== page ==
Time's Secrets, Unearthed

John Kelly, with Jim Sorensen and Mike Robinson at the Montgomery site, shows off his discovery: what could be a Civil War-era knife handle.
John Kelly, with Jim Sorensen and Mike Robinson at the Montgomery site, shows off his discovery: what could be a Civil War-era knife handle. (By Vivian Eicke)
By John Kelly
Monday, November 6, 2006

You probably think that archaeology is all about artifacts, all about obsidian spear points, crystal skulls and gold idols.

If you think that, you are wrong. Archaeology is all about dirt.

I know this because I spent a day last week as an archaeologist, a day that I only now have gotten out from under my fingernails and probably will never wash out entirely from the knees of my jeans.

To an archaeologist, dirt is the cosmic timekeeper. It's the hands on the clock, the squares on a calendar. It's the medium that tells you this piece of pottery is older than that one.

Dirt is so important that archaeologists don't do anything so vulgar as actually dig it. They sort of gently coax it aside: "Please, Mr. Dirt Clod, would you kindly move?"

I know this because Heather Bouslog , assistant archaeologist for the Maryland-National Capital Park and Planning Commission, invited me to help excavate a Civil War-era site not far from the Chesapeake & Ohio Canal.

We live in an archaeologically rich area. Prehistoric peoples roamed the landscape. Settlers came, wars were fought, towns grew and fell and grew again. And at every turn, humans left traces of their lives in the all-embracing dirt.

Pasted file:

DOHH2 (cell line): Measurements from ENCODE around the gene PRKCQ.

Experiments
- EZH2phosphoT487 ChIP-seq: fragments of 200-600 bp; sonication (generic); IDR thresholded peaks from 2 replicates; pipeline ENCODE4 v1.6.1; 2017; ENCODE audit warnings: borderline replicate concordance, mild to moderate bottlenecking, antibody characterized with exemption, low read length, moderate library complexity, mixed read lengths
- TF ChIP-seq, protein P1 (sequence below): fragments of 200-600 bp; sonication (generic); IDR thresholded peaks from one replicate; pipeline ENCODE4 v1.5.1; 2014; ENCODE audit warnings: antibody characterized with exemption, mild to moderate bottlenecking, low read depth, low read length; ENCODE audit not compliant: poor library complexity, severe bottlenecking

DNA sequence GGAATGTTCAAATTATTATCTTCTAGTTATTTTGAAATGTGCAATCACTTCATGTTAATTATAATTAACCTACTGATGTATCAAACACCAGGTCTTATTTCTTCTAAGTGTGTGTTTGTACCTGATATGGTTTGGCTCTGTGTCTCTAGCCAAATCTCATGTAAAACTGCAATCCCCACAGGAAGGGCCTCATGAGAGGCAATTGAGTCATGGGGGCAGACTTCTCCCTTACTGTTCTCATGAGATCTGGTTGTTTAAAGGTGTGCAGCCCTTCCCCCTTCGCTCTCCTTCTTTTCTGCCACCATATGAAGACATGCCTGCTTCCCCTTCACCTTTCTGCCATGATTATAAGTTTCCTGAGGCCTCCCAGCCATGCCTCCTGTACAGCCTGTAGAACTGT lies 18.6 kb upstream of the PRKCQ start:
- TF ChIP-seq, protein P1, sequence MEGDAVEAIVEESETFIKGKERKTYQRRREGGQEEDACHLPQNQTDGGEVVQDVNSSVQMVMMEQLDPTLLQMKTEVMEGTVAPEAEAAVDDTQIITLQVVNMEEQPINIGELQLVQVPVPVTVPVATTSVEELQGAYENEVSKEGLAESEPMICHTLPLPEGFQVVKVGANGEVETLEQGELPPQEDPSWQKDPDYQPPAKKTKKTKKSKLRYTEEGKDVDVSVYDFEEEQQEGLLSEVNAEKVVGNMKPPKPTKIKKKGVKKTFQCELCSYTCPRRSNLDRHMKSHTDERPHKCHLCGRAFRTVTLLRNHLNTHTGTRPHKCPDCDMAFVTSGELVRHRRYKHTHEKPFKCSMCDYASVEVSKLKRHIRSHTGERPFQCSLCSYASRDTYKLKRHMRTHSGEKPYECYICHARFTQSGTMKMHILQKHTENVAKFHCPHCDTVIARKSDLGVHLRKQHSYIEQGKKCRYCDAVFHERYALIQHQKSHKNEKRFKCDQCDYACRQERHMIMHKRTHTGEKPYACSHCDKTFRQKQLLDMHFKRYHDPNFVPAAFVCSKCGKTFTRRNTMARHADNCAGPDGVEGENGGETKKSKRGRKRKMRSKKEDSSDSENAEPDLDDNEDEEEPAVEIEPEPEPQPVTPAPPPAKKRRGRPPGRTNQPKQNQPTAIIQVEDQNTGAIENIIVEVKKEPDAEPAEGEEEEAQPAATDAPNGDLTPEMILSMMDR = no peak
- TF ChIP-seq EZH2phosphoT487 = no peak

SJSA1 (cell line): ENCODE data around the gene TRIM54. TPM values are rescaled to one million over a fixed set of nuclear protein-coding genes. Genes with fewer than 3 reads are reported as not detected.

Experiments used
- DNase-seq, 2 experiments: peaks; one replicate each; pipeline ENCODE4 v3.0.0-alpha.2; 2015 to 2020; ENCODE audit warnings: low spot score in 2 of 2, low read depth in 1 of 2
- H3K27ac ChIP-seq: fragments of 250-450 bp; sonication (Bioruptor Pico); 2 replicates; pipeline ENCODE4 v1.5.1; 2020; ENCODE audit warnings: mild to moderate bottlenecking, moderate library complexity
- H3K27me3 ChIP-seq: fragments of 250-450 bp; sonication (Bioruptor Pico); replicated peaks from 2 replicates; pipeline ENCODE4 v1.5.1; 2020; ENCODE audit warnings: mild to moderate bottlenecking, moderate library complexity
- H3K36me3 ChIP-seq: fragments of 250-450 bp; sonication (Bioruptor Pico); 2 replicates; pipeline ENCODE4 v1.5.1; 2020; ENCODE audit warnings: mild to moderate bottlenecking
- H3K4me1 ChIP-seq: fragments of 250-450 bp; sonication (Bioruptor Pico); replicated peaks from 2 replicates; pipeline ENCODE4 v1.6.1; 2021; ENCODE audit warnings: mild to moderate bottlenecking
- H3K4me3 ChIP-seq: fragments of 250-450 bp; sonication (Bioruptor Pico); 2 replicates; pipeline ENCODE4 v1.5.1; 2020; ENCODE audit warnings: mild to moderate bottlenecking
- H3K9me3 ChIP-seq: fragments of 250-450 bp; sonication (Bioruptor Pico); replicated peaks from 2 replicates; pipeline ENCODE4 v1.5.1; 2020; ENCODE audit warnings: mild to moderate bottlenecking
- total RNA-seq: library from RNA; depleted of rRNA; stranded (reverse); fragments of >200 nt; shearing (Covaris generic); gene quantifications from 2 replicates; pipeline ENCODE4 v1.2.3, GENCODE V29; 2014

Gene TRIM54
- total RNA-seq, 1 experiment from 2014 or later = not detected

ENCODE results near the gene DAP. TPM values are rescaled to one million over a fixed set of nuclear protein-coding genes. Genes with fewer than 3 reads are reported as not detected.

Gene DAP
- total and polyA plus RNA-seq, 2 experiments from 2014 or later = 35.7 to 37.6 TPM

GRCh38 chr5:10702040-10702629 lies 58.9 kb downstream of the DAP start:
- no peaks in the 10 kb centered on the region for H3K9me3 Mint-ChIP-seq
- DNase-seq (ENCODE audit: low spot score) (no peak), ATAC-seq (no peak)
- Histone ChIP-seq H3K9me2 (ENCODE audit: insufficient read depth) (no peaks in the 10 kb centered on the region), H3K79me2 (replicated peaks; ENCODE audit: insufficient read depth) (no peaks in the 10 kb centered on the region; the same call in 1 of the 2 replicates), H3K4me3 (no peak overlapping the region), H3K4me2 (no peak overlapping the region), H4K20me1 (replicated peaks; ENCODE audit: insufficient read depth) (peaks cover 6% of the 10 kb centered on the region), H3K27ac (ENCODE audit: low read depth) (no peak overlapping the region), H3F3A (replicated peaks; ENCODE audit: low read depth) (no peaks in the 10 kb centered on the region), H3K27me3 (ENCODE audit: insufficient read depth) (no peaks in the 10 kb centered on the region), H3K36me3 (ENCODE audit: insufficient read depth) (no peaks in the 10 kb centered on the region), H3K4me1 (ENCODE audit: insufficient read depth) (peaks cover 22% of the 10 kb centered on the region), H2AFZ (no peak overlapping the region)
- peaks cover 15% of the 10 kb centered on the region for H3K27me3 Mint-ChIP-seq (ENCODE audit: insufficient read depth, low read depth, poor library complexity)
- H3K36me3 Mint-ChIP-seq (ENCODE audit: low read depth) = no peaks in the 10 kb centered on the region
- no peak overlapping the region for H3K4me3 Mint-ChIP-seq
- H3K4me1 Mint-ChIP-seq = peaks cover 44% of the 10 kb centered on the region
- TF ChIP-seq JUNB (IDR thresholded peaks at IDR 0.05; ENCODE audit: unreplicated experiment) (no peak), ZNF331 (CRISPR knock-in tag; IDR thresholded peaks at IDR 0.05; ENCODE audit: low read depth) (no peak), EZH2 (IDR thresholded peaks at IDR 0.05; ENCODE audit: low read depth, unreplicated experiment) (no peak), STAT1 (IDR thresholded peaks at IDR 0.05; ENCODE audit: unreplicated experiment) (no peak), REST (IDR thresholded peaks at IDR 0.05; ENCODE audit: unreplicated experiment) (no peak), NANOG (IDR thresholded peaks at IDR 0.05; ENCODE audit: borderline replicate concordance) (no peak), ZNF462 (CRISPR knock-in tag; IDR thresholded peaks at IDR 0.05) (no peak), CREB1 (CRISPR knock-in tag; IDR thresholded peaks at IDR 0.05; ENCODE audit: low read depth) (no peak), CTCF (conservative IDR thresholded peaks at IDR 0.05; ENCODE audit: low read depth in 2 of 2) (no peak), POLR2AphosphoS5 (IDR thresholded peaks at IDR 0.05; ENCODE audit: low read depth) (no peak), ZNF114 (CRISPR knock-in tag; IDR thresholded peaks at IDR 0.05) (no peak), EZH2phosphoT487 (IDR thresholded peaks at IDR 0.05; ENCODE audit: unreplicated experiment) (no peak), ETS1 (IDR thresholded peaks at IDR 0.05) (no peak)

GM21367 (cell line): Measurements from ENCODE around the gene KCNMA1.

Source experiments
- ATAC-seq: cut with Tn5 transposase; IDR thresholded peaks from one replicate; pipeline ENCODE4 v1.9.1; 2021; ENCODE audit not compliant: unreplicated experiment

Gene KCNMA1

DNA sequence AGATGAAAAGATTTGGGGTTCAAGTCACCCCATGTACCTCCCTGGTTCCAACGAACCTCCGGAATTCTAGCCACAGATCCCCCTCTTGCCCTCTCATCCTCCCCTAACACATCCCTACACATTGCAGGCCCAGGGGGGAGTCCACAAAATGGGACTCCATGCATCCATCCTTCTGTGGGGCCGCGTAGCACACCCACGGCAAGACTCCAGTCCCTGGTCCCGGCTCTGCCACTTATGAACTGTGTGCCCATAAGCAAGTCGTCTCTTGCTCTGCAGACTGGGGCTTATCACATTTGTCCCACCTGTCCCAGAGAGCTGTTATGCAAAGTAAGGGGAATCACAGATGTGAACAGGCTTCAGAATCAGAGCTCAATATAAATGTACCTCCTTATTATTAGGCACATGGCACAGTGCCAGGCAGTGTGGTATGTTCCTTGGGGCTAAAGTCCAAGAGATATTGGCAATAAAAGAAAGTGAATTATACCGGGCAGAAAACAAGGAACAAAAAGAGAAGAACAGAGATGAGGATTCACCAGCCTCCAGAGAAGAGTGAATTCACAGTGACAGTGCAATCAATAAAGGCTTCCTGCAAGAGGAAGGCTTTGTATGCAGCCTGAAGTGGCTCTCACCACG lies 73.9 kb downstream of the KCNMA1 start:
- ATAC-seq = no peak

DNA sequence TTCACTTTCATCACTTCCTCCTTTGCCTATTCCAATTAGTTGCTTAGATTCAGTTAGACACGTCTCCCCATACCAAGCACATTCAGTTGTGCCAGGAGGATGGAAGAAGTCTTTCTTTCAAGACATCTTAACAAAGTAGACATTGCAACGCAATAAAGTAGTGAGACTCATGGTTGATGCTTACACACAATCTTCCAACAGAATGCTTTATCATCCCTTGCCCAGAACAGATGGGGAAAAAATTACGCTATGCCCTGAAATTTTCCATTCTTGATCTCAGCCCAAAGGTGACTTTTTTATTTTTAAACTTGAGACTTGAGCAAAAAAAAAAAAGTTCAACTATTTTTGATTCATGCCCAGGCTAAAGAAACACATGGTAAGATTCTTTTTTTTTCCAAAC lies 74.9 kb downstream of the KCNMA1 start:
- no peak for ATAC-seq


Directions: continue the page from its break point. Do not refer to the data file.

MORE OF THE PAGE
On Wednesday, Heather, her boss Jim Sorensen , 10 other archaeology buffs and I hiked to a location in the woods near Montgomery County's Muddy Branch. We pulled back the black plastic sheeting that protected the areas under excavation. String attached to spikes enclosed 5-by-5-foot squares.

The site has been fairly productive. Close to 30 Union regiments camped there over the course of the war. They looked for Confederate soldiers. One hundred forty years later, we were looking for what was left of them.

Artifacts found in the same layer of dirt come from the same time, so it's important to know exactly what kind of dirt you're working with.

"One of the things you develop is an aesthetic sense of dirt," said Mike Robinson , 60, a volunteer who worked beside me.

If you can roll dirt into a sticky ball, it has clay in it. If it makes a raspy sound as you squeeze it between the fingers, it has sand. If it's soft like talcum power, it has silt. Then we compared our dirt to a set of color swatches. It was "strong brown" on the Munsell scale.


CONTINUED     1        >

© 2006 The Washington Post Company